img_2364It’s time to quit for the night, but you can see the initial progress on the decking boards.  There are a few tips to keep in mind here.  Every piece of wood has a slight curve to it, and you want that high curve of the board to be on the top side.  For example, if you were to stand at the end of a board and look at its short edge, the edge will have a rainbow shape.  You want the rainbow shape to be oriented just like a rainbow is, with the high part in the middle, and not in a bowl shape.  This is for drainage purposes, and I hope that makes sense! Make sure to check this with every decking board.

I finished all of the decking on the porch today, aside from the stairs. To get the front of the porch attached, I added vertical ribs to each of the horizontal ones and cut off the excess with a handsaw then attached the decking boards as usual.

img_2369Here I have just added the ribbing for the stair.  You can see that the method was the exact same as the porch, but there was no need to have a doubled piece anywhere because the wood does not need a break in it to cover the stair. By the way, I like safety and being wise and all of that good junk, but I almost exclusively wear sandals and I do not change that when I’m working with power tools and wood.  My toes don’t appreciate that sometimes, but I just don’t care.  They can find another person to attach to if they are that upset about it.

img_2372I added the stair decking in the same method, then added the first coat of timber oil.  It is starting to look really sharp!

img_2394This is a terrible picture because of the sunlight coming straight back at me, but you can see two things here; the stairs and all staining are done, and it is a completed job! I have also tacked up a few test boards to see what kind of design we want for covering our arch above the door.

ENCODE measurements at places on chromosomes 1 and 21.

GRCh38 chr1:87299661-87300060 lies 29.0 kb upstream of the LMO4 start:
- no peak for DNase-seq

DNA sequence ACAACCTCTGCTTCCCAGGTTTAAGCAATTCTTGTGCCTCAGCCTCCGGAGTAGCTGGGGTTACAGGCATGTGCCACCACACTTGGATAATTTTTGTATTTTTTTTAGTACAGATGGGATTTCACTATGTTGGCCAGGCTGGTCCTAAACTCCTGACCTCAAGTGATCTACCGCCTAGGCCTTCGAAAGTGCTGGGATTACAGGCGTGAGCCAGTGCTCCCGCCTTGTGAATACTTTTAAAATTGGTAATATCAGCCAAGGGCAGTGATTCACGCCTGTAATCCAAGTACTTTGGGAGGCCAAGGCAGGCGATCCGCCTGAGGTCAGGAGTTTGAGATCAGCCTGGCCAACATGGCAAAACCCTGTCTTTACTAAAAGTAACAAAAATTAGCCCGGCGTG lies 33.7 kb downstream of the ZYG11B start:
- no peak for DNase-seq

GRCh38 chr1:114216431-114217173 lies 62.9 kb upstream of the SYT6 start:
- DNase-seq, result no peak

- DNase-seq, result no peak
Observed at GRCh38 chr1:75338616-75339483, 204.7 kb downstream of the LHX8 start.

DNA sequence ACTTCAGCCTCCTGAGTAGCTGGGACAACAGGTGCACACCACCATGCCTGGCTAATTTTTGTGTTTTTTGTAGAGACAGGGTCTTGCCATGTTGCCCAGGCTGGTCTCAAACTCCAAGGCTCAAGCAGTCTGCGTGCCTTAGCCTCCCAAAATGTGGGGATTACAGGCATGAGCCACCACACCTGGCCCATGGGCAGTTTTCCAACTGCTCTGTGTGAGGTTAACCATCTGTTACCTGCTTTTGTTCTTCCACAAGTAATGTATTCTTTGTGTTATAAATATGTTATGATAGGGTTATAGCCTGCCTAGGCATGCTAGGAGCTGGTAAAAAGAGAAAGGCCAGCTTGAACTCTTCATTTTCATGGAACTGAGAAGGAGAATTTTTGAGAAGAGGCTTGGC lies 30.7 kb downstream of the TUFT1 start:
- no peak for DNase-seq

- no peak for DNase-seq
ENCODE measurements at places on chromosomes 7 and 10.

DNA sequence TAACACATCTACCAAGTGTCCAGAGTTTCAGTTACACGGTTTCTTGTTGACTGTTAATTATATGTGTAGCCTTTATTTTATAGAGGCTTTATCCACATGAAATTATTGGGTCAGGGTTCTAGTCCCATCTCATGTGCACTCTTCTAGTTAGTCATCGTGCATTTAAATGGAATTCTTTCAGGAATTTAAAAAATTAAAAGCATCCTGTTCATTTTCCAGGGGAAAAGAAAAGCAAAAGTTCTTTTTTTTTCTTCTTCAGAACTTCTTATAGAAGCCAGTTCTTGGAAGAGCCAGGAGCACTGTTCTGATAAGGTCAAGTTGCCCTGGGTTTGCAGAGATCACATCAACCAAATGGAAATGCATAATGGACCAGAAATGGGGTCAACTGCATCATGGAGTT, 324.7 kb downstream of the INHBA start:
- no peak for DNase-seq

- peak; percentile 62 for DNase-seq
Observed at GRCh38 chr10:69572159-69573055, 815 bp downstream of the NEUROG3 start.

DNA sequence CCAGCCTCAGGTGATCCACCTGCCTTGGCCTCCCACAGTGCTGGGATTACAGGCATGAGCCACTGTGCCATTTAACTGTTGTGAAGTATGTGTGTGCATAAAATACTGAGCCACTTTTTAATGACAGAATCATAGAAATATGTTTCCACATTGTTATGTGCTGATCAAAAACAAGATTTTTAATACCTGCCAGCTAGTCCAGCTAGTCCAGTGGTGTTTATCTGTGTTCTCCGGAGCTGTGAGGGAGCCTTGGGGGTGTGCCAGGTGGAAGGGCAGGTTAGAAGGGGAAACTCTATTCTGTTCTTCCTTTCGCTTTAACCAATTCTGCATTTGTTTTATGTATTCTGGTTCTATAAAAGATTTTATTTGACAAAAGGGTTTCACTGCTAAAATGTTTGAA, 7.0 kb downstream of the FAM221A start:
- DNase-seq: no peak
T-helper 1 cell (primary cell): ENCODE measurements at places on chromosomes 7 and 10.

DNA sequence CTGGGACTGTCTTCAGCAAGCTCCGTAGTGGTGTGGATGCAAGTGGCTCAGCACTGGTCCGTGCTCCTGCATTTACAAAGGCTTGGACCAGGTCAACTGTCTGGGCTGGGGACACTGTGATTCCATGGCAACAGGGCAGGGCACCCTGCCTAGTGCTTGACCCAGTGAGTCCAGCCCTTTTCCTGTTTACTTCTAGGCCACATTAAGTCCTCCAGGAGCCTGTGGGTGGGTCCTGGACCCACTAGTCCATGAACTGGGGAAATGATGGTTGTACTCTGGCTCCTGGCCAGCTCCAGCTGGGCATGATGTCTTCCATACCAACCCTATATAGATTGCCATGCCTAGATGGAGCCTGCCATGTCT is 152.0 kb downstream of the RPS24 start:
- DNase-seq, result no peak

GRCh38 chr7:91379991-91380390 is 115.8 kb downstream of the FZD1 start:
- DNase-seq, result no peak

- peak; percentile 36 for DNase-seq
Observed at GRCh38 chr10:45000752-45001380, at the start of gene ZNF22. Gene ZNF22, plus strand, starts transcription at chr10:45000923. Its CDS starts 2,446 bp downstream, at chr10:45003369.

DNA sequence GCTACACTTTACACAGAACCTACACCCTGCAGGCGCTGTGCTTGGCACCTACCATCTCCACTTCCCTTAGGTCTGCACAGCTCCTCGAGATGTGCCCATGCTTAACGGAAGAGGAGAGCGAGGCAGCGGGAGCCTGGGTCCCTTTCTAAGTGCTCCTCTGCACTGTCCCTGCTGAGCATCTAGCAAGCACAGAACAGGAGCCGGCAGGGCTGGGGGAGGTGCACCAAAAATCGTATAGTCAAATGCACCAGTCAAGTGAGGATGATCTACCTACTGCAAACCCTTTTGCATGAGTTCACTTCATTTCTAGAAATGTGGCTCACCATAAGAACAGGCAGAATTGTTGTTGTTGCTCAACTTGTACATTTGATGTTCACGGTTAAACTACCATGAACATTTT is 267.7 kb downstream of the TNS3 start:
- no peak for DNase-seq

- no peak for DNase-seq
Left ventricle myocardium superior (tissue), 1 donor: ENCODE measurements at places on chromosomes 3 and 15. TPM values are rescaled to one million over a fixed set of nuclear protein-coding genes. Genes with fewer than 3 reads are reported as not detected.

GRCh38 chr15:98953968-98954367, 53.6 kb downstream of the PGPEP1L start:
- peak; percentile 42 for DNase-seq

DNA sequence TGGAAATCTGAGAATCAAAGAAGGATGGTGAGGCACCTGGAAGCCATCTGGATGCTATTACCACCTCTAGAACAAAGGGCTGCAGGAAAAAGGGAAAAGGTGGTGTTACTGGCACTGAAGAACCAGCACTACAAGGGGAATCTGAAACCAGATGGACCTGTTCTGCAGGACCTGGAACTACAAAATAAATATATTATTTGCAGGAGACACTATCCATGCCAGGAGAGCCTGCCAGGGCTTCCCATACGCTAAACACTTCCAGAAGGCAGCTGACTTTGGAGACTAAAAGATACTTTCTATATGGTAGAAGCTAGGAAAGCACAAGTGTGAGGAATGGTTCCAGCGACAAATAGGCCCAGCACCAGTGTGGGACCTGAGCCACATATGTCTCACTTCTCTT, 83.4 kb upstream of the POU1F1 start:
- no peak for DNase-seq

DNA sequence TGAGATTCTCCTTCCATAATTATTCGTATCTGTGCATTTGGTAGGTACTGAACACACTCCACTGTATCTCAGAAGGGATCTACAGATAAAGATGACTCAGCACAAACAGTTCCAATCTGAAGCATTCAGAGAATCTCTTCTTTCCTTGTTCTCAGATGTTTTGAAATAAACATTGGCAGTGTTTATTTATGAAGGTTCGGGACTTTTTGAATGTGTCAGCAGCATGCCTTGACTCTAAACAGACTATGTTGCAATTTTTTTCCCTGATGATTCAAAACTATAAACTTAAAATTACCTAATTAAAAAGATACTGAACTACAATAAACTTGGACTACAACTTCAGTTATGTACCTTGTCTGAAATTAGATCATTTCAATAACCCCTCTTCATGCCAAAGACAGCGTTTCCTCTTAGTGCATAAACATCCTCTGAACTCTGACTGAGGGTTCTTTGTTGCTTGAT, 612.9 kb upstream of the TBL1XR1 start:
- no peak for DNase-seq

We tried a couple different designs here to see what we might like.  It was obvious that the brickset pattern was the best fit for our house.

img_2398Once we decided on the brickset pattern, I removed the old vertical boards with their awful curved bottoms.  I was so incredibly happy to be prying them off our house! Whoever lived here before us spent a lot of time covering the cracked old paint with new paint, and didn’t scrape off the old curled paint first.  It looked so terrible!

Finding this backing wood in pristine shape (after 66 years) was such a relief! I was worried that I would end up needing new wood, but The Fates smiled down on us. Now I can begin to add the new wood.

img_2431 Here are all of the full pieces in place.  I will begin to cut in the partial pieces tomorrow.

To make these wood pieces, I have taken 2X6 pine boards, cut them all to the same rectangular shape, made them thinner (about 3/4″) by shaving them down  (“ripping”) on my table saw, then I ran them through my surface planer for the smooth texture.  If you don’t have a surface planer, you can just screw in all of your boards and then sand them down if you don’t like their natural texture. I would hope that you have a power sander though!

Now all of the wood pieces are in place. I slapped up the first coat of stain as well today, and I think we will want at least two more coats before we’re happy with the color.  We are matching this to the porch, so we used the same stain. Also, the voids from the previous arch cover and paint (the curvy line below) will be covered by the pergola, which you can follow the building of by clicking on:

Curb Appeal Facelift: Porch Pergola with Mister